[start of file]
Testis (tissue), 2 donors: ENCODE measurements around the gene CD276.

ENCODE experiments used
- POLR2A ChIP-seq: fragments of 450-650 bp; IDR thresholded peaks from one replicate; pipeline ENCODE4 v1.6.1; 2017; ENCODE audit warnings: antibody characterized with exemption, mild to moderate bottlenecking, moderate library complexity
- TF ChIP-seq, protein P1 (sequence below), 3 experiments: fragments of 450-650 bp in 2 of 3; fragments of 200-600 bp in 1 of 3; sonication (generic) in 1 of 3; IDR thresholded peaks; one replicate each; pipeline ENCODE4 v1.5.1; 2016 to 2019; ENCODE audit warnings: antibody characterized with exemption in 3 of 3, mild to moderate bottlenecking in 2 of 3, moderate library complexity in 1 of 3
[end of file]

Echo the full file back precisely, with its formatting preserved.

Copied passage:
Testis (tissue), 2 donors: ENCODE measurements around the gene CD276.

ENCODE experiments used
- POLR2A ChIP-seq: fragments of 450-650 bp; IDR thresholded peaks from one replicate; pipeline ENCODE4 v1.6.1; 2017; ENCODE audit warnings: antibody characterized with exemption, mild to moderate bottlenecking, moderate library complexity
- TF ChIP-seq, protein P1 (sequence below), 3 experiments: fragments of 450-650 bp in 2 of 3; fragments of 200-600 bp in 1 of 3; sonication (generic) in 1 of 3; IDR thresholded peaks; one replicate each; pipeline ENCODE4 v1.5.1; 2016 to 2019; ENCODE audit warnings: antibody characterized with exemption in 3 of 3, mild to moderate bottlenecking in 2 of 3, moderate library complexity in 1 of 3